Editor’s Letter | The Interview Issue

Artists in their own words

By Kristin Hoerth

Zinnia Bouquet by Daniel Keys.

Zinnia Bouquet by Daniel Keys.

This story was featured in the March 2017 issue of Southwest Art magazine. Get the Southwest Art  March 2017 print issue or digital download now–then subscribe to Southwest Art and never miss another story.

Several years ago, I did a series of on-stage interviews with painters who had been named Distinguished Artists at the annual Oil Painters of America national exhibitions. Sherrie McGraw, Alan Wolton, and Daniel Greene were among the notable artists I talked to about their creative processes, career trajectories, and much more. Despite my general reluctance to be on a stage with a microphone in front of a large group, I loved doing these interviews because I got to know the person behind the paintings a little bit, and our conversation gave me more insight into their work.

In this month’s issue, we’re trying to re-create that experience for you as much as possible. Although we can’t put you face-to-face with each featured artist (wouldn’t it be great if we could!), we’ve included interviews in which the artists speak directly to our questions about some of their most significant recent works. You’ll be listening to each person in his or her own words. That means you’ll be able to hear—in an unfiltered way—what really matters to them, what challenged them, and what they hope you, the viewer, will take away from each painting.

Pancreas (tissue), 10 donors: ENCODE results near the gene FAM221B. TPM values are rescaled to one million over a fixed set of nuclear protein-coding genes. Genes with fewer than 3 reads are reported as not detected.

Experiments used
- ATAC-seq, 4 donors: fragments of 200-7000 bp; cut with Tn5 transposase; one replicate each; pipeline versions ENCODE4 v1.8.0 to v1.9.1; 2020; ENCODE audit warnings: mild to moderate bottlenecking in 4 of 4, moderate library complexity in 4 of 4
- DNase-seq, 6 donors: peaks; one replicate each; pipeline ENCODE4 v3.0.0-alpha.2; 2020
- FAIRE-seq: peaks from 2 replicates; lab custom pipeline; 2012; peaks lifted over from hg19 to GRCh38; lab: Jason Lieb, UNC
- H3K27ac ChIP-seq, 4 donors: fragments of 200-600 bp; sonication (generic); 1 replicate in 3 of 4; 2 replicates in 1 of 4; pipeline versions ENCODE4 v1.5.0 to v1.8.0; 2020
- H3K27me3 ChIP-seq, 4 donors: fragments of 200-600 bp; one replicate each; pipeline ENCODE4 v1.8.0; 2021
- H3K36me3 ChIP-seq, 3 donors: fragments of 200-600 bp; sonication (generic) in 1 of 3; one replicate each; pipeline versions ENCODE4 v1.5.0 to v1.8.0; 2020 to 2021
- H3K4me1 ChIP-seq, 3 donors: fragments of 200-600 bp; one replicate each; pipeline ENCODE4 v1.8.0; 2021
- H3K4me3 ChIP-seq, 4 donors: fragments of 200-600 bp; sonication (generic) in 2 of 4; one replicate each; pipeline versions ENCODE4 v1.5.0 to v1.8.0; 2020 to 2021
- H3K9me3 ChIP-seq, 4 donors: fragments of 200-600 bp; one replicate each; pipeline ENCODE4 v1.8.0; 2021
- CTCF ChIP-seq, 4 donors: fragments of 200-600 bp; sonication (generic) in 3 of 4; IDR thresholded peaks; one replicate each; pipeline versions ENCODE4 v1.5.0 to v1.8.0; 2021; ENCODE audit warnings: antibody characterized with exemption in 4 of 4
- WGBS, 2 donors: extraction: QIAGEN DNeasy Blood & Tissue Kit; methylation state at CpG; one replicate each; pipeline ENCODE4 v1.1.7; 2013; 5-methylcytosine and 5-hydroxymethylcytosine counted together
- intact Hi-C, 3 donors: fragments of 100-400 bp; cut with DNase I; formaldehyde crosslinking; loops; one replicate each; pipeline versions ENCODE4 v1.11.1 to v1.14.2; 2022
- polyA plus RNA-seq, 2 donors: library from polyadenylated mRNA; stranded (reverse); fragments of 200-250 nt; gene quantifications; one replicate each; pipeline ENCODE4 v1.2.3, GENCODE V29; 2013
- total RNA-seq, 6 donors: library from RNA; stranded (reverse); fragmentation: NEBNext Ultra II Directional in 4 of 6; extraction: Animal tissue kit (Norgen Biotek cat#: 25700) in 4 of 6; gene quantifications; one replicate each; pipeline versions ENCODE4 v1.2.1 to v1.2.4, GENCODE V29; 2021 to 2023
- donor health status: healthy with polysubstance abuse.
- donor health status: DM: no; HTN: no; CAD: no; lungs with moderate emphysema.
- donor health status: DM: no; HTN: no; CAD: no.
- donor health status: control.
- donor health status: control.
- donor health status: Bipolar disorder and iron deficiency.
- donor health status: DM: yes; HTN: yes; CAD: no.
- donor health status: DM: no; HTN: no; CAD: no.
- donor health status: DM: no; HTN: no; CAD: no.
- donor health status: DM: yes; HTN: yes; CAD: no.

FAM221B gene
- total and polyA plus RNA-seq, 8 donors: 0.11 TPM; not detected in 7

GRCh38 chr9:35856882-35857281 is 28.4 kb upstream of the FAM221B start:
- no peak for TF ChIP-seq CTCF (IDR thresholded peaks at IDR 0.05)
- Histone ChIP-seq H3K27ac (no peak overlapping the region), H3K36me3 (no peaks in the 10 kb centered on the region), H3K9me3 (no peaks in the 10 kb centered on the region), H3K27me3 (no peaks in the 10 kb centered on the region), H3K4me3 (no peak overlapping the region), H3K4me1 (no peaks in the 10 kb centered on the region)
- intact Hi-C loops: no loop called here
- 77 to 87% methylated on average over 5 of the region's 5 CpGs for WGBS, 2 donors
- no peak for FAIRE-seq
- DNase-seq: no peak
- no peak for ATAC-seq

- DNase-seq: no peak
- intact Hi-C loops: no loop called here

In these interviews you’ll learn, for example, that wildlife painter Bonnie Marris felt like she “broke a rule” by putting one of the wolves upside down in her painting SOCIAL VIEWPOINTS (the wolf is lying on his back with all four paws in the air). “I wanted to see if it would work, and I think it did. I wanted to show that silly, fun side of an individual,” she says. You’ll also learn why cadmium red is so important in RYAN’S BREAKFAST by Daniel Keys, a very personal painting. Keys also notes that he “carefully placed everything to maximize the sense that this was a naturally occurring scene. It was arranged to look like it had just happened.” And you’ll find out what made Curt Walters take his fateful first trip to the Grand Canyon many years ago, and how he felt when he attempted to paint it. “There are simple rules for painting everything,” Walters says, “except the Grand Canyon.”

We hope that listening to the artists in their own words gives you a good sense of what they’re all about, and what their artwork is all about. Since most of us can’t attend every show and auction in the West, we think it’s the next best thing to being there.

This story was featured in the March 2017 issue of Southwest Art magazine. Get the Southwest Art  March 2017 print issue or digital download now–then subscribe to Southwest Art and never miss another story.

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